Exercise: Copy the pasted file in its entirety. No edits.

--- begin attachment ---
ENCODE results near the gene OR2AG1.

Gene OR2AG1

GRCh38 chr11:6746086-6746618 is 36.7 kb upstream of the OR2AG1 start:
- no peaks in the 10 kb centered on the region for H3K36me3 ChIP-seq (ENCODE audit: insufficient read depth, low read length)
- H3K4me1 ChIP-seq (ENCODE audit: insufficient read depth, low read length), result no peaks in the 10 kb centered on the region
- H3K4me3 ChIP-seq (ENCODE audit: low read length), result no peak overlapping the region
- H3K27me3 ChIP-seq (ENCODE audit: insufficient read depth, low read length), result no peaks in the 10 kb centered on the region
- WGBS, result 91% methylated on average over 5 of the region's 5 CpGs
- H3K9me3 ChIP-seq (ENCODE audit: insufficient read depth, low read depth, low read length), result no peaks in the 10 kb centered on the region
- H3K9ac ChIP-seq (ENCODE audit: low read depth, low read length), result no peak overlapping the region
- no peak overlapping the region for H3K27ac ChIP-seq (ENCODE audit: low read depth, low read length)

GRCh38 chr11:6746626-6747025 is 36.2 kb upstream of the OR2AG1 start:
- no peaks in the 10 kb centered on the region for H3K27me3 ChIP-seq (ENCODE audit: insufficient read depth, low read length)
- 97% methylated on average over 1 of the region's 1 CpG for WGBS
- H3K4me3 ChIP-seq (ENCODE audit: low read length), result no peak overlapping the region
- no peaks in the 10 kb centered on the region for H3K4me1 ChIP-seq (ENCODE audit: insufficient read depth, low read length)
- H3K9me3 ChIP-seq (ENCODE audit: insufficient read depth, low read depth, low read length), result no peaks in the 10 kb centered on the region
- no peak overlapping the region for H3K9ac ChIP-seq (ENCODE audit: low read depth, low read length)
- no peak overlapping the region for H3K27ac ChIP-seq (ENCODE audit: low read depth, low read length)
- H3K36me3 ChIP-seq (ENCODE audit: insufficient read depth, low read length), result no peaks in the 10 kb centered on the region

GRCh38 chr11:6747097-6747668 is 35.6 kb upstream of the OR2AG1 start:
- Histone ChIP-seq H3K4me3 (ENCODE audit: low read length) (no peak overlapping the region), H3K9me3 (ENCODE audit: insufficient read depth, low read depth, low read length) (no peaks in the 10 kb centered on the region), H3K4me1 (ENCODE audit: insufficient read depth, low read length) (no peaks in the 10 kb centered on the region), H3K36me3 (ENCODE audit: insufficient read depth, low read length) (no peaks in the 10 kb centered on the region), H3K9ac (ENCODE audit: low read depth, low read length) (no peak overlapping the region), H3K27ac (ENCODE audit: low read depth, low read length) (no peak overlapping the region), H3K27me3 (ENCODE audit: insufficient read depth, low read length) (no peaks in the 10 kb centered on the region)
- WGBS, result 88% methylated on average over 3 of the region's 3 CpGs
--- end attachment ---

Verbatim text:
ENCODE results near the gene OR2AG1.

Gene OR2AG1

GRCh38 chr11:6746086-6746618 is 36.7 kb upstream of the OR2AG1 start:
- no peaks in the 10 kb centered on the region for H3K36me3 ChIP-seq (ENCODE audit: insufficient read depth, low read length)
- H3K4me1 ChIP-seq (ENCODE audit: insufficient read depth, low read length), result no peaks in the 10 kb centered on the region
- H3K4me3 ChIP-seq (ENCODE audit: low read length), result no peak overlapping the region
- H3K27me3 ChIP-seq (ENCODE audit: insufficient read depth, low read length), result no peaks in the 10 kb centered on the region
- WGBS, result 91% methylated on average over 5 of the region's 5 CpGs
- H3K9me3 ChIP-seq (ENCODE audit: insufficient read depth, low read depth, low read length), result no peaks in the 10 kb centered on the region
- H3K9ac ChIP-seq (ENCODE audit: low read depth, low read length), result no peak overlapping the region
- no peak overlapping the region for H3K27ac ChIP-seq (ENCODE audit: low read depth, low read length)

GRCh38 chr11:6746626-6747025 is 36.2 kb upstream of the OR2AG1 start:
- no peaks in the 10 kb centered on the region for H3K27me3 ChIP-seq (ENCODE audit: insufficient read depth, low read length)
- 97% methylated on average over 1 of the region's 1 CpG for WGBS
- H3K4me3 ChIP-seq (ENCODE audit: low read length), result no peak overlapping the region
- no peaks in the 10 kb centered on the region for H3K4me1 ChIP-seq (ENCODE audit: insufficient read depth, low read length)
- H3K9me3 ChIP-seq (ENCODE audit: insufficient read depth, low read depth, low read length), result no peaks in the 10 kb centered on the region
- no peak overlapping the region for H3K9ac ChIP-seq (ENCODE audit: low read depth, low read length)
- no peak overlapping the region for H3K27ac ChIP-seq (ENCODE audit: low read depth, low read length)
- H3K36me3 ChIP-seq (ENCODE audit: insufficient read depth, low read length), result no peaks in the 10 kb centered on the region

GRCh38 chr11:6747097-6747668 is 35.6 kb upstream of the OR2AG1 start:
- Histone ChIP-seq H3K4me3 (ENCODE audit: low read length) (no peak overlapping the region), H3K9me3 (ENCODE audit: insufficient read depth, low read depth, low read length) (no peaks in the 10 kb centered on the region), H3K4me1 (ENCODE audit: insufficient read depth, low read length) (no peaks in the 10 kb centered on the region), H3K36me3 (ENCODE audit: insufficient read depth, low read length) (no peaks in the 10 kb centered on the region), H3K9ac (ENCODE audit: low read depth, low read length) (no peak overlapping the region), H3K27ac (ENCODE audit: low read depth, low read length) (no peak overlapping the region), H3K27me3 (ENCODE audit: insufficient read depth, low read length) (no peaks in the 10 kb centered on the region)
- WGBS, result 88% methylated on average over 3 of the region's 3 CpGs